Sunday, September 8, 2013

Actors and Error Handling

In addition to the basic model of actors, Erlang has another core language construct that is intended to help programmers build reliable systems. It has built-in support for various forms of error handling in the context of Erlang processes. For example, a single process will often rely on the assumption that various other processes that it depends on are available and will stop functioning properly if any of those processes fail. In many other languages, because the concept of disjoint processes is not fundamental, handling such failures is generally ad-hoc and often ignored by programmers until something unexpected happens. But in the actor model and especially when blurring the line between local and remote processes, it is necessary to treat external process failures as an expected outcome that can ideally be recovered from. As such, Erlang provides three primitives with which to build robust systems of processes: links, traps, and monitors.

Links are a way of specifying a hard dependency between two processes: if one of them dies, the other cannot function and thus should die as well. They can be used to set up groups of processes which correspond to some meaningful entity in the system that requires each of the individual processes to be running properly. When processes are linked and one dies, it sends a specific 'EXIT' message to the other that isn't received or caught by the normal messaging and exception handling constructs (instead killing the receiving process) unless some specific measures are taken. This leads us to the concept of traps, which are a method by which you can explicitly handle an exit message from a linked process. If two processes are linked without either of them trapping the exit messages, they will die together. But if, for example, you have a process which is dedicated to monitoring a group of other processes, this process can decide to receive exit messages and act accordingly when they are received, e.g. restarting the entire group of processes. Links and traps allow programmers to specify entities in a system that continue operate after failures.

The final piece of Erlang error handling is the ability to monitor other processes. This is similar to links except that monitors are unidirectional and stackable, meaning that you can compose them more easily and that they work better with libraries. Moreover, you do not need to trap the 'DOWN' messages that the monitored process sends; they are received as normal messages since there is no implicit process kill involved (unidirectional means there is no tight coupling between the processes). Monitors are a more flexible way for processes to communicate their errors to each other without linking their fates together. Between these three simple primitives for error handling, it is possible to construct systems that respond well to failure and can self-recover, leading to claims such as Joe Armstrong's (the creator of Erlang) nine 9's of reliability in the Ericsson AXD301.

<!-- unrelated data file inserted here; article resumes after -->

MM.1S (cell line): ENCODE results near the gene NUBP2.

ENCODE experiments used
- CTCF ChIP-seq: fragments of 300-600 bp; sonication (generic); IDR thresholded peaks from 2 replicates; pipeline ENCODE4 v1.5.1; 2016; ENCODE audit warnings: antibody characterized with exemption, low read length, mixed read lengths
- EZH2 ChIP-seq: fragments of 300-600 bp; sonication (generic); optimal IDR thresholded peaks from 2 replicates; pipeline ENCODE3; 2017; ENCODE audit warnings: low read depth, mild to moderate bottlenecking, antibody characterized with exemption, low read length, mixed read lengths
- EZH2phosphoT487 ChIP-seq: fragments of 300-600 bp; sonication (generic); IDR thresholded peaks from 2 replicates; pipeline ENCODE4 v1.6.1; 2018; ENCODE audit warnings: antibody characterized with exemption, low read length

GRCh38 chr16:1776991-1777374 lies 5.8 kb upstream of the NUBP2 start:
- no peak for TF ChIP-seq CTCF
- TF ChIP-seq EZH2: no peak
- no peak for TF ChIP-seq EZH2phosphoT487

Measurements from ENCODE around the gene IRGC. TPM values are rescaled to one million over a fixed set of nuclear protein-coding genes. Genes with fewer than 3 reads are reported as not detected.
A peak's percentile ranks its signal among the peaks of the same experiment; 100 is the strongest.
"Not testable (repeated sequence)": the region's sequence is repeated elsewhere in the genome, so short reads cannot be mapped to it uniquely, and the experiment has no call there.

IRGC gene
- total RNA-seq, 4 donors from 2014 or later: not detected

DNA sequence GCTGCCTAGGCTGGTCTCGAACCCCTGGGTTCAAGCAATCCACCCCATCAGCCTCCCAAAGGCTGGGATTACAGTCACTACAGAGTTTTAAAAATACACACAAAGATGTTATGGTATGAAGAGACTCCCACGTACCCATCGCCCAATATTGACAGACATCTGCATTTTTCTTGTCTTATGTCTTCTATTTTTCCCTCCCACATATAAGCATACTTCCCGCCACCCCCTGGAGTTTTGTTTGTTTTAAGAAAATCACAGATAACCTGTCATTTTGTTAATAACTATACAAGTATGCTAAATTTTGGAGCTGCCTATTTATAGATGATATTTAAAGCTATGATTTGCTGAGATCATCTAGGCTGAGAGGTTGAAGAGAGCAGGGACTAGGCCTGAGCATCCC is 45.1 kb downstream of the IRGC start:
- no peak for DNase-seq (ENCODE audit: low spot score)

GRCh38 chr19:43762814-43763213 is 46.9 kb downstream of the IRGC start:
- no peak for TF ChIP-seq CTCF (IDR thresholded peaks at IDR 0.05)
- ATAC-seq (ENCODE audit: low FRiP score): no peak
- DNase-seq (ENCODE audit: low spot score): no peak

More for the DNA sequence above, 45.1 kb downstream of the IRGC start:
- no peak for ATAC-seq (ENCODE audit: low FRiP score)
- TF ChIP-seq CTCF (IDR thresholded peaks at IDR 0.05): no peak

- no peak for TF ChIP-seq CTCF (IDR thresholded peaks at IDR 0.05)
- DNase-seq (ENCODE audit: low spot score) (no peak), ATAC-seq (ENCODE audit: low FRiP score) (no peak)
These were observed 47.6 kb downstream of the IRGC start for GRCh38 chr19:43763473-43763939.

As with the actor model, Scala's Akka library provides some similar functionality to Erlang's error handling, which is the concept of supervision. In some sense, Akka supervision is a stricter version of links and monitors, where every actor must be supervised by some other actor, its parent, so that the set of all actors forms a hierarchy (the root actor is provided by the library). The supervising actor can employ different strategies for monitoring the lifecycle of each of its child actors, which often involves restarting failed actors. While not quite as flexible as Erlang error handling, the way Akka enforces the actor hierarchy leads programmers to naturally structure their systems as a hierarchical tree of components that can either function independently of failures in other parts of the hierarchy or propagate/handle errors as necessary. Building concurrent and distributed systems requires serious consideration of errors and failures, but it's often the case that there are no good tools for doing so. Erlang's ideas and Akka's adaptation of them are examples of how this problem can be tackled at a first-class level.

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